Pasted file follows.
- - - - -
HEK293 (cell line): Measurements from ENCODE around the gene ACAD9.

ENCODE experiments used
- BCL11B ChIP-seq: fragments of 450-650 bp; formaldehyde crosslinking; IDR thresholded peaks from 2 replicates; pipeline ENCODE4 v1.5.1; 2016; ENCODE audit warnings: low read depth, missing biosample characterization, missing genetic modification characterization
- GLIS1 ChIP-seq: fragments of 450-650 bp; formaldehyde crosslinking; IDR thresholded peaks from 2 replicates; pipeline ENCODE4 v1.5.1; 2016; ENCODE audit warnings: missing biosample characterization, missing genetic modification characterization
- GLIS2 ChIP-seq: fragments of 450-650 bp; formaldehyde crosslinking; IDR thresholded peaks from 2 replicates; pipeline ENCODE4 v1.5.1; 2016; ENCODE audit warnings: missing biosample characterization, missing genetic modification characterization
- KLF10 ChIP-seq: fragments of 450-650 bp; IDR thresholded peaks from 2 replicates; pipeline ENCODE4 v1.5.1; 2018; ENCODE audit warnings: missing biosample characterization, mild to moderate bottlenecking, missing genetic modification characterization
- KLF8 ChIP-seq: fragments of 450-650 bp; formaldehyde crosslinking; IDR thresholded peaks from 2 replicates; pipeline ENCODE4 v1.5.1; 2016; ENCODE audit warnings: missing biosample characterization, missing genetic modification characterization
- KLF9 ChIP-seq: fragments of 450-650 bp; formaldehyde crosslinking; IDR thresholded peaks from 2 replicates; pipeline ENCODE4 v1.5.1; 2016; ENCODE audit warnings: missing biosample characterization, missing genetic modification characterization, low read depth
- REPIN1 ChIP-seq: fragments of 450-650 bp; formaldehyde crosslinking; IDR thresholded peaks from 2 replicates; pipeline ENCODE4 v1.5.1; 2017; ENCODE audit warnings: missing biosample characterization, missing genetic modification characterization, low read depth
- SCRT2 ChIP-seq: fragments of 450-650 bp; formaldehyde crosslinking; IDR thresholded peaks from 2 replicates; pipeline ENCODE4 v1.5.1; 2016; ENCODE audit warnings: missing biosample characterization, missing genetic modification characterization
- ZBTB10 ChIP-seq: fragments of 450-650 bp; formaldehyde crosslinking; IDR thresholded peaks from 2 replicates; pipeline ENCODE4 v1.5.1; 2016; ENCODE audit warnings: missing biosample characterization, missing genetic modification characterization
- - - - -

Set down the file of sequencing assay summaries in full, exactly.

HEK293 (cell line): Measurements from ENCODE around the gene ACAD9.

ENCODE experiments used
- BCL11B ChIP-seq: fragments of 450-650 bp; formaldehyde crosslinking; IDR thresholded peaks from 2 replicates; pipeline ENCODE4 v1.5.1; 2016; ENCODE audit warnings: low read depth, missing biosample characterization, missing genetic modification characterization
- GLIS1 ChIP-seq: fragments of 450-650 bp; formaldehyde crosslinking; IDR thresholded peaks from 2 replicates; pipeline ENCODE4 v1.5.1; 2016; ENCODE audit warnings: missing biosample characterization, missing genetic modification characterization
- GLIS2 ChIP-seq: fragments of 450-650 bp; formaldehyde crosslinking; IDR thresholded peaks from 2 replicates; pipeline ENCODE4 v1.5.1; 2016; ENCODE audit warnings: missing biosample characterization, missing genetic modification characterization
- KLF10 ChIP-seq: fragments of 450-650 bp; IDR thresholded peaks from 2 replicates; pipeline ENCODE4 v1.5.1; 2018; ENCODE audit warnings: missing biosample characterization, mild to moderate bottlenecking, missing genetic modification characterization
- KLF8 ChIP-seq: fragments of 450-650 bp; formaldehyde crosslinking; IDR thresholded peaks from 2 replicates; pipeline ENCODE4 v1.5.1; 2016; ENCODE audit warnings: missing biosample characterization, missing genetic modification characterization
- KLF9 ChIP-seq: fragments of 450-650 bp; formaldehyde crosslinking; IDR thresholded peaks from 2 replicates; pipeline ENCODE4 v1.5.1; 2016; ENCODE audit warnings: missing biosample characterization, missing genetic modification characterization, low read depth
- REPIN1 ChIP-seq: fragments of 450-650 bp; formaldehyde crosslinking; IDR thresholded peaks from 2 replicates; pipeline ENCODE4 v1.5.1; 2017; ENCODE audit warnings: missing biosample characterization, missing genetic modification characterization, low read depth
- SCRT2 ChIP-seq: fragments of 450-650 bp; formaldehyde crosslinking; IDR thresholded peaks from 2 replicates; pipeline ENCODE4 v1.5.1; 2016; ENCODE audit warnings: missing biosample characterization, missing genetic modification characterization
- ZBTB10 ChIP-seq: fragments of 450-650 bp; formaldehyde crosslinking; IDR thresholded peaks from 2 replicates; pipeline ENCODE4 v1.5.1; 2016; ENCODE audit warnings: missing biosample characterization, missing genetic modification characterization